On Friday, Wall Street again lacked ideas and the stock indices trended more or less sideways. The Dow Jones Industrial ended the week at 34'479.60 points (+0.04%) and recorded a minus of -0.8% for the week. The S&P 500 gained +0.19% to 4'247.44 points before the weekend, after briefly posting a new record high the previous day. On the Nasdaq technology exchange, the indices remained uninspired on Friday. In the weekly balance, however, resulted for the selection index Nasdaq 100 still a plus of +1.6%. In Asia, most equity indices trended friendly at the start of the week, although trading volumes were relatively thin in view of holidays in Australia, China, and Hong Kong.
In the bond market, government bond yields rose ahead of the Federal Reserve's interest rate decision on Wednesday. Ten-year Treasury yields climbed back to 1.46% after hitting a three-month low last Thursday and posting their sharpest weekly decline since December last week. In addition to the Federal Reserve's policy direction decision, this week's agenda also includes interest rate decisions by the Swiss National Bank (SNB) on Thursday and the Bank of Japan on Friday.
US President Joe Biden and the other G7 heads of state were demonstratively optimistic and satisfied with the talks at the three-day G7 summit in Cornwall, England. According to Biden, the meeting was “extraordinarily collaborative and productive”. In the fight against the Covid-19 pandemic, the G7 promised poorer and emerging countries at least one billion doses of vaccine. Wednesday's summit between Biden and Russian President Vladimir Putin in Geneva is now eagerly awaited. The Kremlin leader stressed in advance that the aim was to restore personal contacts and relations with the US government and to establish a direct dialogue. For his part, the American president wants to establish “a stable and predictable relationship” with Putin.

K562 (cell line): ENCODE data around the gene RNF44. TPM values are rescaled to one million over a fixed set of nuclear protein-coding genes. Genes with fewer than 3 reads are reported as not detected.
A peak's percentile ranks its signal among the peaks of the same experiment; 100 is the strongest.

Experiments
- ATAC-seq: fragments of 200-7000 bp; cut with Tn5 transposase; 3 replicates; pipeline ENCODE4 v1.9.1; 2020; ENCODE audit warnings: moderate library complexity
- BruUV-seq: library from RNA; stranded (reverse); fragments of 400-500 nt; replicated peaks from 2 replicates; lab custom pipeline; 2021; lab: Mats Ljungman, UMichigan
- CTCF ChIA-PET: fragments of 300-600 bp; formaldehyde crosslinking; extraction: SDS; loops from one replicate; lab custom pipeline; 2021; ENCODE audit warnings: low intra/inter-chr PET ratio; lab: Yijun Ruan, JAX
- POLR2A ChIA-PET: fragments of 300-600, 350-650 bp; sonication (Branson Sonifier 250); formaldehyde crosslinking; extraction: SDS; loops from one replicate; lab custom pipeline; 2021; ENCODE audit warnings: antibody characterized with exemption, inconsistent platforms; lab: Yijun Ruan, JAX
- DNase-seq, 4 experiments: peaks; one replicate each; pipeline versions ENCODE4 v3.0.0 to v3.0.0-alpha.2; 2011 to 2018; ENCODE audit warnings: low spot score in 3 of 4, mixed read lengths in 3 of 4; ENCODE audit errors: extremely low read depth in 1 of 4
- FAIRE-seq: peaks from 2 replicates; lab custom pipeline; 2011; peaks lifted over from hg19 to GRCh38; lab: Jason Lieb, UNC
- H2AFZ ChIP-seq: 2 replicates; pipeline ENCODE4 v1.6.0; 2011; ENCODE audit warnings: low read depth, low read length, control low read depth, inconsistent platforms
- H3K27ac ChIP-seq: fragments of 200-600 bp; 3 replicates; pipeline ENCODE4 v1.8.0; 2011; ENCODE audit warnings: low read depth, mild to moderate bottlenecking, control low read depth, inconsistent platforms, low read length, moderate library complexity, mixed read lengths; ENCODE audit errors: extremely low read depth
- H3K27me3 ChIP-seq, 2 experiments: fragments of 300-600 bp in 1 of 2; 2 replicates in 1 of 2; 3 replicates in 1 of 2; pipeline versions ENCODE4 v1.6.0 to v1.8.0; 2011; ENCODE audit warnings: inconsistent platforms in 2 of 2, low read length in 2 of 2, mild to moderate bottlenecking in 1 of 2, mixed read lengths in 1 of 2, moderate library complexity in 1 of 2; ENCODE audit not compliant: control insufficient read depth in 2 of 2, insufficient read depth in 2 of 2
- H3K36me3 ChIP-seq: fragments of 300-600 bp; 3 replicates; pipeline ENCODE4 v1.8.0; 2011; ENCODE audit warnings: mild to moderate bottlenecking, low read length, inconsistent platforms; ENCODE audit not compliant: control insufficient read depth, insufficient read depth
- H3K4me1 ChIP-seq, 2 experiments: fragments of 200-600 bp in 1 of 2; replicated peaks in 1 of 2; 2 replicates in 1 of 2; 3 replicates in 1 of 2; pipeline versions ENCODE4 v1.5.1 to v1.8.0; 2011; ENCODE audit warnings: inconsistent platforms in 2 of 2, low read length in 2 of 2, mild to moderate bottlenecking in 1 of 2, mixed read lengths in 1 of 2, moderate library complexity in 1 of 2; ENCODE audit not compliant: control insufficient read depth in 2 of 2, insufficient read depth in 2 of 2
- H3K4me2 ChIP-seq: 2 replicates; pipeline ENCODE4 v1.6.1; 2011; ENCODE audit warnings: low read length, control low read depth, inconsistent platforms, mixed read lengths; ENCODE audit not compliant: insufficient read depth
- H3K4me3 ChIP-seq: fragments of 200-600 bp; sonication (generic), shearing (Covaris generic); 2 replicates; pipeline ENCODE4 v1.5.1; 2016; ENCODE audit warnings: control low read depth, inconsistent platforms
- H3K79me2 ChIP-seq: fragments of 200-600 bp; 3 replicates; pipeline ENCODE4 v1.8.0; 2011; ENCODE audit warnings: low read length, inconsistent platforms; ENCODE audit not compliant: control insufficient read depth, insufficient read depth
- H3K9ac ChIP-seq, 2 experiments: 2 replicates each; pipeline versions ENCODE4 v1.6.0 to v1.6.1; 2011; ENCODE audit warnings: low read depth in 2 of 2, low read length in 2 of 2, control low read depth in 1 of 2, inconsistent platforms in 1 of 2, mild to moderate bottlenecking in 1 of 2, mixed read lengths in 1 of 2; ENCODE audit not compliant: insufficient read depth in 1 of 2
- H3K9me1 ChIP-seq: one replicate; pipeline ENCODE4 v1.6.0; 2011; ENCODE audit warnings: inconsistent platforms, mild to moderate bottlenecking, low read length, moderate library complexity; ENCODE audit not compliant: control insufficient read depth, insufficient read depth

According to the latest survey results from the University of Michigan, consumer confidence in the United States brightened significantly in June. The sentiment barometer climbed from 82.9 to 86.4 points, stronger than the 84.2 points expected by analysts on average. Thanks to the easing of the corona restrictions, particularly the outlook of the private households surveyed improved.
The German economy is in the process of overcoming the corona crisis and economic output could return to pre-crisis levels as early as the summer, Bundesbank President Jens Weidmann said with conviction. The central bank now forecasts GDP growth of +3.7% for the current year. This is significantly higher than the +3.0% forecast at the end of last year. Private consumption and exports will make a positive contribution. The Bundesbank now also expects stronger growth for 2022: it now forecasts a fulminant plus of +5.2% (previous forecast +4.5%).
Against the backdrop of increasing inflationary pressure, Russia's central bank raised its key interest rate for the third time in a row on Friday. With a rate hike of 50 basis points, the key interest rate now stands at 5.5%. In view of the rising cost of living – the inflation rate is currently more than +6% – the central bank signaled further interest rate tightening.
|11:00||EZ||Industrial Production (April, y/y)||+10.9%|
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